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Saturday, November 28, 2009


The IRS has announced the interest rates for tax overpayments and underpayments for the calendar quarter beginning January 1, 2010.

For noncorporate taxpayers, the rate for both underpayments and overpayments will be 4% (unchanged).

For corporations, the overpayment rate will be 3% (unchanged). Corporations will receive 1.5% (unchanged) for overpayments exceeding $10,000. The underpayment rate for corporations will be 4% (unchanged), but will be 6% (unchanged) for large corporate underpayments.

Rev. Rul. 2009-37

Sunday, November 22, 2009


The Internal Revenue Code does not allow deductions for “personal interest.” Nonetheless, qualified residence interest, which includes interest on acquisition indebtedness and home equity indebtedness on a qualified residence, is deductible. Generally, acquisition indebtedness is deductible only on the first $1 million of acquisition indebtedness. Home equity indebtedness is generally deductible on $100,000 of home equity indebtedness.

What happens if a taxpayer borrows $1.1 million to buy a qualified residence? Can the taxpayer get interest deductions on $1 million of acquisition indebtedness, AND interest deductions on another $100,000 of the acquisition debt? Or is the full $1.1 million clearly acquisition indebtedness only, thus qualifying only $1 million of the debt for deductible interest?

In Pau,  TC Memo 1997-43  and Catalano,  TC Memo 2000-82 , the Tax Court limited interest deductions in this context to the acquisition indebtedness amount only of $1 million. Interestingly, the IRS has now reversed course and in a Chief Counsel Advice is now allowing interest deductions on $1.1 million - $1 million for acquisition indebtedness and another $100,000 as home equity indebtedness. Its a rare day that the IRS goes against court precedent to provide a favorable interpretation for taxpayers, instead of the IRS.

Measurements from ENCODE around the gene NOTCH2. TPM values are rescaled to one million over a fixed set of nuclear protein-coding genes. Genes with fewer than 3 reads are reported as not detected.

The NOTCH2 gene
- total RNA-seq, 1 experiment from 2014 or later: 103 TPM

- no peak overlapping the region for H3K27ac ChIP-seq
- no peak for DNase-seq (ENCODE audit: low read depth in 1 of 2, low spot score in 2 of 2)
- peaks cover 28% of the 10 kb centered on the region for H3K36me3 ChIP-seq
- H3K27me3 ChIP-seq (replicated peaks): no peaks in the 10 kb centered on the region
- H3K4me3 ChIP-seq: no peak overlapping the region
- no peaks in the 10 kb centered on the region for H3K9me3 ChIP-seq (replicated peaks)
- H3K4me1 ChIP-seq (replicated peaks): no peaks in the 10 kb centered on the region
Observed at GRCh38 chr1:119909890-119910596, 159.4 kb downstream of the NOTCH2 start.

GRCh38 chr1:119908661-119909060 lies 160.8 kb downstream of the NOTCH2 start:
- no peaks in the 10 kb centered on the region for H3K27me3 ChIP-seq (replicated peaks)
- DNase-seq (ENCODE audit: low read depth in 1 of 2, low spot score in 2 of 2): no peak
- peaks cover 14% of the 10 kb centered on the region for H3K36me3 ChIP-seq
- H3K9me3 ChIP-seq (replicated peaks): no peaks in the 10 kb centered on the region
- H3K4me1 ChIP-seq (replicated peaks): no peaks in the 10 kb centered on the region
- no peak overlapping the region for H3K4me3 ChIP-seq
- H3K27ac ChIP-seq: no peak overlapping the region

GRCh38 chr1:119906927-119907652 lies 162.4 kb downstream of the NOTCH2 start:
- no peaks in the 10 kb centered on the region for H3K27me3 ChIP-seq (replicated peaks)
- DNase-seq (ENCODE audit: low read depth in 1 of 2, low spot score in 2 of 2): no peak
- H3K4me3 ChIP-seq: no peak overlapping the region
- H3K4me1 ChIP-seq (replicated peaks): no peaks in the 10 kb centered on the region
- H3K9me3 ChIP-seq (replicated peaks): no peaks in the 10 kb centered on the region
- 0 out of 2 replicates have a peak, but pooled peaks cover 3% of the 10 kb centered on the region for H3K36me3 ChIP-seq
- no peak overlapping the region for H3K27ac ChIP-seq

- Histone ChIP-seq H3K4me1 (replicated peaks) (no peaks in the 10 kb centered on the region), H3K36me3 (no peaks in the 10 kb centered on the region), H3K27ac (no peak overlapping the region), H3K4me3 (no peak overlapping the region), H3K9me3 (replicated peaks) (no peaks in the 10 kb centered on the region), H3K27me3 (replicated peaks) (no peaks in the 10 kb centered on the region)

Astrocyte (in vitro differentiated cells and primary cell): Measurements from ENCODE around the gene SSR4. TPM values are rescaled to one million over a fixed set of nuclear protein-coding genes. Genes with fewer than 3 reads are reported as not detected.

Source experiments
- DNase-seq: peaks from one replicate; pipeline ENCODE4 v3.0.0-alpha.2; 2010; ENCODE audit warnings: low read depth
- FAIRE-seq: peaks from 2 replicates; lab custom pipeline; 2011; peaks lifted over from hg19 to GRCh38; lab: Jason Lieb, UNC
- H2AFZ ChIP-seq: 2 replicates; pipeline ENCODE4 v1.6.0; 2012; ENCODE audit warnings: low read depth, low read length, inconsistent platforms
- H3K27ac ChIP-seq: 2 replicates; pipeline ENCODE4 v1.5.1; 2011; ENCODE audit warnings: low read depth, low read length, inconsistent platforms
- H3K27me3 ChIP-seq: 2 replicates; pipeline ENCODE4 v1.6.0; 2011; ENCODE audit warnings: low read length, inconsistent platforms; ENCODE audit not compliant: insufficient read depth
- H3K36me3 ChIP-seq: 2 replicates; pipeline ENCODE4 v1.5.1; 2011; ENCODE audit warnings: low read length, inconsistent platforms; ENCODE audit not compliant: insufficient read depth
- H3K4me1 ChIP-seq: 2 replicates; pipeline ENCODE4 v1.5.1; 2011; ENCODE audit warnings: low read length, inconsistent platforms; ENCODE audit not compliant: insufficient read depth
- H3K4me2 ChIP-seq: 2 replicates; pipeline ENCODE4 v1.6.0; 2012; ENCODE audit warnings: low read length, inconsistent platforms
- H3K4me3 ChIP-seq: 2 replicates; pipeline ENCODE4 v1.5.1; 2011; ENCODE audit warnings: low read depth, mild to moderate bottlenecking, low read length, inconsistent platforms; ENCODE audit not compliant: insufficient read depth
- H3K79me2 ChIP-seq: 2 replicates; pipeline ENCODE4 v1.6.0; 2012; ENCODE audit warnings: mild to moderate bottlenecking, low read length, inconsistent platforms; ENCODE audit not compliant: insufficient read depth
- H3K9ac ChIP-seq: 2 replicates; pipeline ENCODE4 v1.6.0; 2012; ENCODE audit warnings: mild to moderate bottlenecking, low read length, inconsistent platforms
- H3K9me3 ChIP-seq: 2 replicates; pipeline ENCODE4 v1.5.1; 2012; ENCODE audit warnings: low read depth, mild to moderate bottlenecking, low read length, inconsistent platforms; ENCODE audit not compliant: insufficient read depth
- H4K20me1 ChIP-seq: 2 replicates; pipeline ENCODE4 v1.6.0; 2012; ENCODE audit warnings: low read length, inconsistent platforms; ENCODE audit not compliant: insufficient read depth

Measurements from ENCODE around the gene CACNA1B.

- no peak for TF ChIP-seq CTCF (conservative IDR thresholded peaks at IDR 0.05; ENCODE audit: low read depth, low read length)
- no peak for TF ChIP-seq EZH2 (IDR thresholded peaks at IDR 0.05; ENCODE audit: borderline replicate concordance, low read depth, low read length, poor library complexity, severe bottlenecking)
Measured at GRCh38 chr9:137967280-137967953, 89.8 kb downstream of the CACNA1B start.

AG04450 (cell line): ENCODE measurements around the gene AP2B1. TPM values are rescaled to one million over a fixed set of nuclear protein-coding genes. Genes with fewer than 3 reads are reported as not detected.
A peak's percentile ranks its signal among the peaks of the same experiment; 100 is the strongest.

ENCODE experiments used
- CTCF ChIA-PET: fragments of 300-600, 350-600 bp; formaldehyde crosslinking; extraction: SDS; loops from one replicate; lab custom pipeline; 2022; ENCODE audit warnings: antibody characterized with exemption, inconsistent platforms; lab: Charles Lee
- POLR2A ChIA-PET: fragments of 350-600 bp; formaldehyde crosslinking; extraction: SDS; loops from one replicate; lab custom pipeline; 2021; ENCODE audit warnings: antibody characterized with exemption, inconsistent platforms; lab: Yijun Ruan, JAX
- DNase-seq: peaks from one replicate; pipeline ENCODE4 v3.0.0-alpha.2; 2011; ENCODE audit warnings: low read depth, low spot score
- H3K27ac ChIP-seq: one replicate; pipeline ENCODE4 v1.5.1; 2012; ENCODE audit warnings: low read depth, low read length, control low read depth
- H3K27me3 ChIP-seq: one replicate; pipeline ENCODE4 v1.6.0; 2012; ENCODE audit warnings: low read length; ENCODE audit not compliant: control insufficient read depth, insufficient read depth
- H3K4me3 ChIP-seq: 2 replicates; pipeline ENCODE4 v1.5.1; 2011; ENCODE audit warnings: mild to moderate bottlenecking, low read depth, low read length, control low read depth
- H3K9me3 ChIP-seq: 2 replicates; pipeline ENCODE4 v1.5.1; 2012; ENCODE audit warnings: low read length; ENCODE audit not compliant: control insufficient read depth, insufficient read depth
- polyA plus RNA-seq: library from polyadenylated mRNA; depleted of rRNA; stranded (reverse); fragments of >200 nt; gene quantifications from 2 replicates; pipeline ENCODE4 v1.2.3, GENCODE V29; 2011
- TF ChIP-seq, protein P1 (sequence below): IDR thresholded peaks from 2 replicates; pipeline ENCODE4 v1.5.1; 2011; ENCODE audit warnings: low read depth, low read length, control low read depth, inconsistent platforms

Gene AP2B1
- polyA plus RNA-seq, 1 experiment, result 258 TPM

Chief Counsel Advice 200940030

Wednesday, November 11, 2009


Borrowing from a life insurance policy is a tax-advantaged method of obtaining funds. Generally, a policy owner can borrow against the cash surrender value of non-term life insurance policies. The receipt of the loan proceeds is not a taxable event to the owner, even though part of the cash surrender value was created by untaxed earnings that accumulated in the life insurance policy. If the owner dies while the loan is outstanding, the owner does not typically have to repay the loan, although the beneficiary of the life insurance will have its policy proceeds reduced by the outstanding loans. Note that loans do not always come from direct loans from a policy – sometimes loan balances arise when premiums are not paid on the policy and the life insurance company charges the cash surrender value as a loan to pay the premiums.